On December 2016, Hidden Figures was released. It was an autobiographical film that gave respect to the contributions of African American women mathematicians who worked at NASA. They were key in making sure that space missions were run successfully with their advanced knowledge of mathematics. The film stars Taraji P. Henson as Katherine Johnson, a mathematician who calculated flight trajectories for Project Mercury and other missions. The film also features Octavia Spencer as NASA supervisor Vaughan and Janelle Monáe as NASA engineer Mary Jackson, with Kevin Costner, Kirsten Dunst, Jim Parsons, Glen Powell and Mahershala Ali in supporting roles.  In 2017, many black people were involved in the historic Women’s March like Tamika Mallory. On April 27, 2017, the Jackie Robinson Foundation Breaks Ground on the Jackie Robinson Museum in NY. The 18,500-square foot space will honor the late sports legend Jackie Robinson, who broke the color barrier in Major League Baseball and played an active, pioneering role in the modern civil rights movement.  “Jack lived his life with such great purpose,” said Rachel Robinson, JRF Founder and wife of Jackie Robinson. “I hope that visitors to the Museum will not only learn about his journey and experience his energy, but that they will be inspired to view each day as a chance to make a difference.” The Jackie Robinson Museum, when it is completed, will be found in Downtown Manhattan, just blocks north of the 9/11 Memorial. On August of 2017, Briana Scurry became the 1st African-American Woman elected to National Soccer Hall of Fame. In August of 2017, when musician Darryl Chamberlain noticed that school music programs in his native Kansas City had been decimated by budget cuts, he decided to do something about it. Teaching lessons and buying instruments secondhand, he launched the A-Flat Orchestra, made up of children ages 10 to 17.  Tianna Bartoletta won her bronze medal in the long jump during the final days of the 2017 IAAF world championships (in London). The College of William and Mary in Williamsburg, Virginia, is commemorating the fiftieth anniversary of the first Black residential students on campus by creating a mural that will be permanently displayed at the university’s Swen Library. In the fall of 1967, Lynn Briley, Karen Ely, and Janet Brown became the first AfricanAmerican students to live in residential housing. All three black women graduated four years later in 1971. In August 2017, the mural was released. The women used their faces in order for the bronze casts to exist. We will see more contributions in the future too.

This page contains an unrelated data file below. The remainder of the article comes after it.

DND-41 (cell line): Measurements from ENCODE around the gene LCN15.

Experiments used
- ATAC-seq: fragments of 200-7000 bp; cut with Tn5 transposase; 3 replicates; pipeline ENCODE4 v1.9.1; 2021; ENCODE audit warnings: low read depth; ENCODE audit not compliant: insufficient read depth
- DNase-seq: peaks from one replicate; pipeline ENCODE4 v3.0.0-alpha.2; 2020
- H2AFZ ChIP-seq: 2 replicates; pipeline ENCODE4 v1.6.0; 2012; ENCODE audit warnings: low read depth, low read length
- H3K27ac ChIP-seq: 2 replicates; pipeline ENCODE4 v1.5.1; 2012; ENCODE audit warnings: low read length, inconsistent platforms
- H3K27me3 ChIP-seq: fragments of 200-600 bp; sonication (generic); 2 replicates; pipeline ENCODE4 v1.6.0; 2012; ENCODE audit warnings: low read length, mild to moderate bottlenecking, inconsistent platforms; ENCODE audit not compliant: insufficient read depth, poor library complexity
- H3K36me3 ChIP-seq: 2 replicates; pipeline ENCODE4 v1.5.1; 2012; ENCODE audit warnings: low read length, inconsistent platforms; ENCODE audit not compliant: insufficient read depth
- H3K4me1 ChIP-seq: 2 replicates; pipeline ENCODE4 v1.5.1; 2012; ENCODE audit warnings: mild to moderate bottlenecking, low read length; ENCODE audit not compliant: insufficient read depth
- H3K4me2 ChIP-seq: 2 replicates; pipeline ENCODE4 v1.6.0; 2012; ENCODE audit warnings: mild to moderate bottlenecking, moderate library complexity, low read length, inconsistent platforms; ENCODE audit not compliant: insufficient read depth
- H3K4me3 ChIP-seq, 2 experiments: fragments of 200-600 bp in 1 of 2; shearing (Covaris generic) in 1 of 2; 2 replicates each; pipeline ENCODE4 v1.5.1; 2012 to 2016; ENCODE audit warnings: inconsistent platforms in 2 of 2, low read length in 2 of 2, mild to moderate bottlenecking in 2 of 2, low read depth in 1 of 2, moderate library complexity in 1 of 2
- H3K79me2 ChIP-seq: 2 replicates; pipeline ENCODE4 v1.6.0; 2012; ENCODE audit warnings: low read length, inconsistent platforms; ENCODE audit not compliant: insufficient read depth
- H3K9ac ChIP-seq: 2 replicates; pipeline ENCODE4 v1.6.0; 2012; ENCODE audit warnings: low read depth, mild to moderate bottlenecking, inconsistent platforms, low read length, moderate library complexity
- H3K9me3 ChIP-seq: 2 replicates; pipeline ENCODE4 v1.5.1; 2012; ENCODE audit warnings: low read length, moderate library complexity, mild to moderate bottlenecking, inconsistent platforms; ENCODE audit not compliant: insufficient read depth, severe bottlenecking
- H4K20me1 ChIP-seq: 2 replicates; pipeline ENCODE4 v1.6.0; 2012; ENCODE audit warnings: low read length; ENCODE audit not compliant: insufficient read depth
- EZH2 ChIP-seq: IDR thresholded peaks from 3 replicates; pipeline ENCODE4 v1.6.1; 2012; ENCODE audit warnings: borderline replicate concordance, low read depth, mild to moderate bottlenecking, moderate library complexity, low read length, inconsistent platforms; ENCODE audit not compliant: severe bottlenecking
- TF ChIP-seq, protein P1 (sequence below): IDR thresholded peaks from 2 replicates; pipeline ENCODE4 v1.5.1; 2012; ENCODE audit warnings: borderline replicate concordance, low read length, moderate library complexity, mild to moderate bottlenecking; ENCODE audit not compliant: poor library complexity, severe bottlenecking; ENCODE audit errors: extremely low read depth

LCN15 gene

By Timothy